Science & Research

Tufts prof weighs in on DNA vs. free will debate

By
Contributing Writer
Friday, March 16, 2012

 

Sheldon Krimsky, professor of urban and environmental policy and planning at Tufts University, discussed the different ways natural scientists and social scientists think about genetic causation during a lecture yesterday in Hunter Auditorium. The lecture, entitled “My Genes, My Politics: How Scientists Across Disciplines Think About Genetic Causation,” was part of a science and technology studies series called “How Scientists Think.”  

Genetic causation refers to the idea that there are underlying genetic causes for most behaviors.  Krimsky’s recent research has focused on situations in which DNA data have been improperly used to support popular theories spread among the general public. 

Krimsky said he was shocked by the number of times the general media use DNA to explain different behaviors. “I read that there were genetic causes for breakfast eating patterns, loneliness, religiousness, credit card debt, social networking, shyness … and criminal behaviors,” he said.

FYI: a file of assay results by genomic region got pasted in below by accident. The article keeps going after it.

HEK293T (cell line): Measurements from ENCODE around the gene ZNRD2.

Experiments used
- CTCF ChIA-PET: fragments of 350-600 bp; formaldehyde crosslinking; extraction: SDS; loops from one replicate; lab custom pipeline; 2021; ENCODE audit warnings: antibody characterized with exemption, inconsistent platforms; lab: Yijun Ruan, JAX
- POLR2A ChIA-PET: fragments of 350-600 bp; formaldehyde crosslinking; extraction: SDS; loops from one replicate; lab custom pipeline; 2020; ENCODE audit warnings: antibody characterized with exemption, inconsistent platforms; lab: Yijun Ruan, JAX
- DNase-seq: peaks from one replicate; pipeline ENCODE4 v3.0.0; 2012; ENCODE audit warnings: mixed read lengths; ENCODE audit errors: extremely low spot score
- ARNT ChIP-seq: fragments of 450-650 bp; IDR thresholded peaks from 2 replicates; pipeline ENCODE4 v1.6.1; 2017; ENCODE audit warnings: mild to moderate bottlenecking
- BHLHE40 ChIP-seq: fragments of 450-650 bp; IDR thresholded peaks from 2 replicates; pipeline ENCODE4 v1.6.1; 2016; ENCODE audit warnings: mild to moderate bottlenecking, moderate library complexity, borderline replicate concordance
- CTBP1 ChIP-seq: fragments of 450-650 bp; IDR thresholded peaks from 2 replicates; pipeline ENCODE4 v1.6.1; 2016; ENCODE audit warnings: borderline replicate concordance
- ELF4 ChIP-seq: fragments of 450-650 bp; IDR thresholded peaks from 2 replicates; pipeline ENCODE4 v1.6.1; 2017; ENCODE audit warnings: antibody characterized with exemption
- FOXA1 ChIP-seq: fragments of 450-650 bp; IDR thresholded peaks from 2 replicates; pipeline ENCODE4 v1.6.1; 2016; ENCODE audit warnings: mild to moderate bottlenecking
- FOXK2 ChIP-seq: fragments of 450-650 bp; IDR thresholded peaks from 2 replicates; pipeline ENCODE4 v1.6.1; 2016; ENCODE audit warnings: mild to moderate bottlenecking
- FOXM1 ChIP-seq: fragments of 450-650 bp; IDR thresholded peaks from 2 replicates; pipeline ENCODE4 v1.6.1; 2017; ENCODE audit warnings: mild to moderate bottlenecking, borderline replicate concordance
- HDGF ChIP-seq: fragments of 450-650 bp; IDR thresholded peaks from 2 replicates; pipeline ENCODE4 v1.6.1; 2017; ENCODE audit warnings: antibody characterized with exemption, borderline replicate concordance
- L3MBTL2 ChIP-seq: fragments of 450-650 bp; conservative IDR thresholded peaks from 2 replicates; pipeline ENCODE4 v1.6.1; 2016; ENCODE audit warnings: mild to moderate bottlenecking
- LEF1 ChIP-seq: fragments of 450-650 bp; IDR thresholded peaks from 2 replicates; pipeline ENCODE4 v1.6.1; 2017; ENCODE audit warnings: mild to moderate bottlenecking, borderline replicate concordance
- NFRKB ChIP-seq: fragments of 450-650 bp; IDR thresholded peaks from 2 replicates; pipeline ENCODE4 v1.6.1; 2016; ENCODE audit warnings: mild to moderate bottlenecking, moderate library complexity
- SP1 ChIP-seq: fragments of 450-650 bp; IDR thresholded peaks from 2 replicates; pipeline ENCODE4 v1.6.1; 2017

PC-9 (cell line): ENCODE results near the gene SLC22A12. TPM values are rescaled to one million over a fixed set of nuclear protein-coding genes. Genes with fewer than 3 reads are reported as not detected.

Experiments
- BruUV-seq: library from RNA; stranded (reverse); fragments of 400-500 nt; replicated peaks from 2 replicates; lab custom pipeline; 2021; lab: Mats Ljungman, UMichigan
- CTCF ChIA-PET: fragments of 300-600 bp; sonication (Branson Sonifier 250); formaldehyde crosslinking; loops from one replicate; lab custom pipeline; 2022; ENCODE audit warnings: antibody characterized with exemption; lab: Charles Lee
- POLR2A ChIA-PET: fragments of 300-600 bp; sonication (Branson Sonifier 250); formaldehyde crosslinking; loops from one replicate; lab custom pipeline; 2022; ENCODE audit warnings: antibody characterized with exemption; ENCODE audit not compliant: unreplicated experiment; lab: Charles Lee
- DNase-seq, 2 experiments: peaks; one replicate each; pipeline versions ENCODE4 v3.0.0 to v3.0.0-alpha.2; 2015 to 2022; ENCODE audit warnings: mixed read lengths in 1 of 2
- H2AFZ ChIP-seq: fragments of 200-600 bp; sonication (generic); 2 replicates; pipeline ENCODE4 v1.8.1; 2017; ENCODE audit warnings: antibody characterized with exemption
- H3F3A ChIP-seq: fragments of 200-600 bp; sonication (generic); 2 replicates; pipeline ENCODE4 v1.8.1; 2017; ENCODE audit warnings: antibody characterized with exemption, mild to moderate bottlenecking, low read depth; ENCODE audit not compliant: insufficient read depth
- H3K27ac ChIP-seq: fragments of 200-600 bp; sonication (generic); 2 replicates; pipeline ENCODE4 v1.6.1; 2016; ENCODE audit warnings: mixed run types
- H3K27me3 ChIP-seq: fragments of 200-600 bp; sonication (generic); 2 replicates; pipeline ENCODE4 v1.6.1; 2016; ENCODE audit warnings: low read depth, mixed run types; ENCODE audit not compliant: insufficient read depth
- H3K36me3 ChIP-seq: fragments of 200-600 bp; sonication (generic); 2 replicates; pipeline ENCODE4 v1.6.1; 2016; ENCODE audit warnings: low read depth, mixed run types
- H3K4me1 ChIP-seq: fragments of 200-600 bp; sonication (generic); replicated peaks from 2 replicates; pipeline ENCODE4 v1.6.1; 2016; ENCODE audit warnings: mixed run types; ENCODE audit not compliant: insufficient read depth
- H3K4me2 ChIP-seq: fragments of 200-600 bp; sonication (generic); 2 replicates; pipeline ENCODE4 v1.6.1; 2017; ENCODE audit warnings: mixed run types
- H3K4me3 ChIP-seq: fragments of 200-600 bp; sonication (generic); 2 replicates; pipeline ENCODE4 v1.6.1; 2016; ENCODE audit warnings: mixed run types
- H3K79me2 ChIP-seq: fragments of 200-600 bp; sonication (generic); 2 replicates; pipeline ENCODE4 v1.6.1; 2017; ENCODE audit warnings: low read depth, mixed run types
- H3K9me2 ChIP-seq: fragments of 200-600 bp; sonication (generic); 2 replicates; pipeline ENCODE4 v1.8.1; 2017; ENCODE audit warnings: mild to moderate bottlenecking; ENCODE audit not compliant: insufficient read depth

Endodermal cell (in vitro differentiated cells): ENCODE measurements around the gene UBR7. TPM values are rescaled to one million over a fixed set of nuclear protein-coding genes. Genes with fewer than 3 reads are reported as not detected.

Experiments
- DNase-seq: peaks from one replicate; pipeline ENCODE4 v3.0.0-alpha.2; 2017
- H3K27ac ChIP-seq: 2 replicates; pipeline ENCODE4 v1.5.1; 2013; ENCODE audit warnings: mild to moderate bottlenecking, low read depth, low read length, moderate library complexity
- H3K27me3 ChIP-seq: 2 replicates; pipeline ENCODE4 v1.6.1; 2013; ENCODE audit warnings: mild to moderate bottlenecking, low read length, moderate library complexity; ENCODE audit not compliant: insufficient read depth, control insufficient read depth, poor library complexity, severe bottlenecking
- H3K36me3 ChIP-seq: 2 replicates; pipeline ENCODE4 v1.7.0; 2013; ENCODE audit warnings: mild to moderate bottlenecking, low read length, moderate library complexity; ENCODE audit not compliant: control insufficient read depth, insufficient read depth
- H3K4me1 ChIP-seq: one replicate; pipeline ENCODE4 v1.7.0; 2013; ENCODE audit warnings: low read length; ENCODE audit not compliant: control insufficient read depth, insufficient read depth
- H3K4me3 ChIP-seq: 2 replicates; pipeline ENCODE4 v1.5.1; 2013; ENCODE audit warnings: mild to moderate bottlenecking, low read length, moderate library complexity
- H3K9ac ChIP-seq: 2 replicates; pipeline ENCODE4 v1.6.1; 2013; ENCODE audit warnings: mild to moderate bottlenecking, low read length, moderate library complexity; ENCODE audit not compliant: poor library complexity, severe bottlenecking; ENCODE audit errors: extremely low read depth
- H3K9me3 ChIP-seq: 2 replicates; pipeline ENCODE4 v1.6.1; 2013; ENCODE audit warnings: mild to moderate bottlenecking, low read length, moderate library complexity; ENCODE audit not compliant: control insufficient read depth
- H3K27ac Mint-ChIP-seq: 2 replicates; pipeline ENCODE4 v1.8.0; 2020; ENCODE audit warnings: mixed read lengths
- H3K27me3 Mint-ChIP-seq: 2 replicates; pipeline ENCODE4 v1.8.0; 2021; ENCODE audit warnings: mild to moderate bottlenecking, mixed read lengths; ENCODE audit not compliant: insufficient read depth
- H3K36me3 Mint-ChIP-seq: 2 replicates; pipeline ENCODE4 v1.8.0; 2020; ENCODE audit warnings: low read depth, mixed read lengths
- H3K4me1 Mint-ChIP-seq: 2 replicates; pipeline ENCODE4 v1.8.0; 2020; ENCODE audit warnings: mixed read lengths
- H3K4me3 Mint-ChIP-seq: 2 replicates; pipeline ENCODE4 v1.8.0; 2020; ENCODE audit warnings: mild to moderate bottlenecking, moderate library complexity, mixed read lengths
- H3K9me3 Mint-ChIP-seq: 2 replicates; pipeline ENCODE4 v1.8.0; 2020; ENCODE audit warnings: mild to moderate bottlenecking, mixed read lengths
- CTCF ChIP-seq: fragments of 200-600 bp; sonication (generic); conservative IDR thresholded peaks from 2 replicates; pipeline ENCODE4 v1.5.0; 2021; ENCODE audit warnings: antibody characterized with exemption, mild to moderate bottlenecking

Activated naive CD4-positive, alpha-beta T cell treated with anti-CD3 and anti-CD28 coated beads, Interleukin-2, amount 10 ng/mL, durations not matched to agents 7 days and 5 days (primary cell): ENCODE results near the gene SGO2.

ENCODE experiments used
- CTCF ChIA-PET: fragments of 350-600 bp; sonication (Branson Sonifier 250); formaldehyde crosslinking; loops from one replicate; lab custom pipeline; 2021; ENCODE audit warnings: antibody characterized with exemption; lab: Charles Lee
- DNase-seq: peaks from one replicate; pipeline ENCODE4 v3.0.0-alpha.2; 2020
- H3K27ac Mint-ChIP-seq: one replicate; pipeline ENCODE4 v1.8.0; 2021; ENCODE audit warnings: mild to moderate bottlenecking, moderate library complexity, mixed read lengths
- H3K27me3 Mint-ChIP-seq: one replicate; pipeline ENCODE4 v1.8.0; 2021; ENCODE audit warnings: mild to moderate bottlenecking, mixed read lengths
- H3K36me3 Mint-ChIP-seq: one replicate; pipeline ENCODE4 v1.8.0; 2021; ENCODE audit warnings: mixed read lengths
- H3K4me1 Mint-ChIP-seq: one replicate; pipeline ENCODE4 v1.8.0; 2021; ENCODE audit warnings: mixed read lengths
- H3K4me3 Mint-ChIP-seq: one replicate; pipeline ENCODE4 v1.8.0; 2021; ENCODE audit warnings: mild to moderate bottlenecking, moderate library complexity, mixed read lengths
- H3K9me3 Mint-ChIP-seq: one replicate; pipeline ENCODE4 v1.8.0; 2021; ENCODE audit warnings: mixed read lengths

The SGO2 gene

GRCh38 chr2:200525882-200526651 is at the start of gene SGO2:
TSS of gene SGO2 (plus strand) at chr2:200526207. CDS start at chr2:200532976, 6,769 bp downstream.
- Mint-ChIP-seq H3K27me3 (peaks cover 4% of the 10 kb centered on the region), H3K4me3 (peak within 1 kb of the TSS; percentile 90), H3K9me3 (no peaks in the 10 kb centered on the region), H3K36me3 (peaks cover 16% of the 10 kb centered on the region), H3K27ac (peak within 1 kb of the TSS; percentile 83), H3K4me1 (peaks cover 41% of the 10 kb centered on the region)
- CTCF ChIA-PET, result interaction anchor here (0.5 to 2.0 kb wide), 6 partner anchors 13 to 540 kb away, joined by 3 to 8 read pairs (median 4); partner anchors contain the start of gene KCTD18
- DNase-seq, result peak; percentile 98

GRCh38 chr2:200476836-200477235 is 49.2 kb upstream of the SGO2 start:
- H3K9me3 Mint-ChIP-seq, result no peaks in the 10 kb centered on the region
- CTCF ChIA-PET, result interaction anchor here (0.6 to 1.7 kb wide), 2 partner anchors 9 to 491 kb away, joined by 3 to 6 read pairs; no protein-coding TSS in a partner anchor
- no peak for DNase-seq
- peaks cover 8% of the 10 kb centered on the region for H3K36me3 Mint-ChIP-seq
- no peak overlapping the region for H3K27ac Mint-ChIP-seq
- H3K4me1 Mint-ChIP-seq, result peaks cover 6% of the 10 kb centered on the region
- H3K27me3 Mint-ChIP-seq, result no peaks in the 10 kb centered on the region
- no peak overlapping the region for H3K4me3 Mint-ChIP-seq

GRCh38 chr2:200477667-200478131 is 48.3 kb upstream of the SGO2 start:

Krimsky provided examples of different studies, such as a 2008 finding that suggested that people with certain alleles of MAOA and 5HTT genes – two genes linked to depression – were more likely to vote. 

“But we know that we have free will on where and for whom we vote,” Krimsky said. 

The different way in which social scientists and natural scientists approach this information  reflects distinctions between the two disciplines, he said.

“Scientists try hypotheses – they know they have to do controlled studies. Social scientists are using statistics to generate causes,” Krimsky said. “There are an endless number of correlations they can make. Natural scientists are more cautious about it.”